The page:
Economics part II

Lesson 2 was last week, and things aren’t really much clearer. Nonetheless, here’s a summary of what he told us, and this time I’ve tried to inject a bit more of my own brain into it (not too much, mind) rather than copy out my notes. If anyone would like to share an insight into economic growth please do. Sahil told me something the other night (about interest rates, and machinery depreciation), but I drank some beer and forgot it.

So my man in the lecture theatre claims the long term objective of economics is stability, where total demand equals the total supply. He then gave them all sorts of names, which I’ve summarised below.

Total or Aggregate Demand (AD) is the same as the total money spent. This splits up into spending by people (C, consumption expenditure), government (G, government expenditure), investment (I, investment expenditure), and the difference between exports and imports (X-M).

Meanwhile, total or aggregate supply (AS) is the same as the national income – ie it’s the stuff we’re making, which in monetary terms is the amount we get for it.

Now imagine a circle, where you have consumers and producers. Obviously the stuff produced is sold to the consumers. But, less obviously, all the stuff needed for producing comes from the consumers, completing the circle. It’s the consumers who also work in the offices, it’s consumers who also own land, or lend the money for a new business. So, ideally, the amount earned in various forms should be the same as amount spent, and all is well. However, you get leakages in this system.

When consumers save money instead of spending it, there’s a leakage. Sometimes this should be matched by investment (because people usually save money in something that gives them a return, hence it’s investment). However sometimes, for example in recessions, people are saving but there’s no investment. Then there’s a problem.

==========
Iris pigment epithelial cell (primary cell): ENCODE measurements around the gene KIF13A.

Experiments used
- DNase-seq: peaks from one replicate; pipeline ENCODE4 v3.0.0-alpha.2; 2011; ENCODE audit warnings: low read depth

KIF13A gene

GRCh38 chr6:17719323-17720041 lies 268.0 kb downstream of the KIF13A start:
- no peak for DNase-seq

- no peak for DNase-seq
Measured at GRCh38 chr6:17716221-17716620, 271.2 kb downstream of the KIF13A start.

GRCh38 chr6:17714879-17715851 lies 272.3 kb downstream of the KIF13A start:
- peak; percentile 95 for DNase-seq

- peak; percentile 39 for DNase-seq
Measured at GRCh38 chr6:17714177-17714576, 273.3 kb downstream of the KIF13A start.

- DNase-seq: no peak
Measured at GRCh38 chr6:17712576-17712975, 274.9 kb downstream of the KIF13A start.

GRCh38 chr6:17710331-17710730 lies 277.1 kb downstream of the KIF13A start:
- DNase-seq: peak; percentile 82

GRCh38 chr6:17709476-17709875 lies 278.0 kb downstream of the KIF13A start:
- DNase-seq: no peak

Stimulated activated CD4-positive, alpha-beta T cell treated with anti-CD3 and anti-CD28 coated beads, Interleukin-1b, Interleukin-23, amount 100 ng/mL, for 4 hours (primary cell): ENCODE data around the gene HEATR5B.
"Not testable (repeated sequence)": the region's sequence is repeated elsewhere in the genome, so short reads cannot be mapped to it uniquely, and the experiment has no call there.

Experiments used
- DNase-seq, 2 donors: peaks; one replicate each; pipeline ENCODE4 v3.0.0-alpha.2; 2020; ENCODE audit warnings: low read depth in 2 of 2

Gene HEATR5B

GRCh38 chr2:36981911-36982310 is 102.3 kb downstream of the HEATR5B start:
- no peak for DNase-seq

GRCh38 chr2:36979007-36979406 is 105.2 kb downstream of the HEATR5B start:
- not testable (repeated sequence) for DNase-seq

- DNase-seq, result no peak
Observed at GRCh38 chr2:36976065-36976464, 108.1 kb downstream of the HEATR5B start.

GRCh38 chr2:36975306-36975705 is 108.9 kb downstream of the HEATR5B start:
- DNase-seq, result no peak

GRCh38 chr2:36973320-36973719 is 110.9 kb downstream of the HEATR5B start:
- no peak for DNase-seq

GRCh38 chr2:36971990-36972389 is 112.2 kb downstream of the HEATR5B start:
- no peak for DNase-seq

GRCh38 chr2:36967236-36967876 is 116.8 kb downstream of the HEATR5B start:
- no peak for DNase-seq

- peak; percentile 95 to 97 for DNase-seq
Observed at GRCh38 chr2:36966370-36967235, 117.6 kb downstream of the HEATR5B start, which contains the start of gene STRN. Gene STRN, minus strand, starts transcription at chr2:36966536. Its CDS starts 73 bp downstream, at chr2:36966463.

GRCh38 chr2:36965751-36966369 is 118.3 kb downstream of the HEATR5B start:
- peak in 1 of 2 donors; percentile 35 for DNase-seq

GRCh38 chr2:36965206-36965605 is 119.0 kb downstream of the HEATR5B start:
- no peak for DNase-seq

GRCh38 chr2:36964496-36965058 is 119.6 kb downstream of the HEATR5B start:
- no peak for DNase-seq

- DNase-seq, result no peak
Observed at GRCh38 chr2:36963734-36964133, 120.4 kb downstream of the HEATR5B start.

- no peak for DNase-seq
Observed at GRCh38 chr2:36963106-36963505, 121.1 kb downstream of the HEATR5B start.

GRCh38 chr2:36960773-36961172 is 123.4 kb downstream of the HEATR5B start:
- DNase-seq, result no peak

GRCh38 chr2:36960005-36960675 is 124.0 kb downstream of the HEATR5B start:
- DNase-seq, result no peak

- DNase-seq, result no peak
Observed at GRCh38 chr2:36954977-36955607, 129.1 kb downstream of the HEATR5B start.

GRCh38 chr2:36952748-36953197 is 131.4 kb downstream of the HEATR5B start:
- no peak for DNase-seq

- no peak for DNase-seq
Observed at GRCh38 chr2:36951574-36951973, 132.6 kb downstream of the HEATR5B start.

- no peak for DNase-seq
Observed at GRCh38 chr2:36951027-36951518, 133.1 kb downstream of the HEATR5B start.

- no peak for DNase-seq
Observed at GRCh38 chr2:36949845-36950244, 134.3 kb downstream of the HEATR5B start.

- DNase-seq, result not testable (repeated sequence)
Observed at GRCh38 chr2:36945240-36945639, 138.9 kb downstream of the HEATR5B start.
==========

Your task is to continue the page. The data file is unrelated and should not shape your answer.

Another leakage is tax. But this should be matched by government spending. Sometimes, in recessions, government spends more than it gets in tax to plug the hole left by all the money that people aren’t spending. Then it gets itself into debt.

The recession

Some of this is fairly obvious, but to spell it out…

To begin with, a handy list. In 2009:

  • The world economy shrank by 1.7%
  • The UK economy shrank by 5.9%
  • EU economy shrank by 4.7%
  • US shrank by 6.3%
  • China’s grew by 10%
  • India grew by 8%

Comparing that to previous recessions, in 2002 our economy shrank by 2.9%, and in 81-82 it shrank by 6.1%.

The UK economy shrank so dramatically because it was skewed towards the financial sector: 23% of our GDP came from there. However, in December 2009, inflation increased from 1.9% to 2.9%, and unemployment fell for the first time since 2008 – both very good signs. The question is, are we now back on the upward curve out of recession? If so, will it be a quick recovery (a V shaped recession) or a slow one (U shaped)? And is there a danger that actually we’re going to recover and then slump again, before finally sorting it out (W shaped).

It’s possible that the inflation rise wasn’t a sign of recovery, but rather a resultof three things: the imminent end of the VAT cut, meaning people bought lots of things before VAT went back up; the weakening pound, making imports more expensive; and food price inflation, which is running at a worryingly high 11%.

How to sort out the recession

Now, there are three important tensions in an economic recovery. The first is between taking us out of deflation, without doing it so violently that we end up with runaway inflation. The second is between ensuring banks have more reserves to bail themselves out next time vs ensuring they keep lending to people and business (which relates to Sahil’s post). And the third is between maintaining the fiscal stimulus (ie the extra government spending which is keeping us going and plugging the hole), vs reducing the national debt. At the moment we’re borrowing about 9.8% of GDP every year, and our total national debt is now worth around 80% of GDP, something which most people other than Sahil seem to consider a Bad Thing.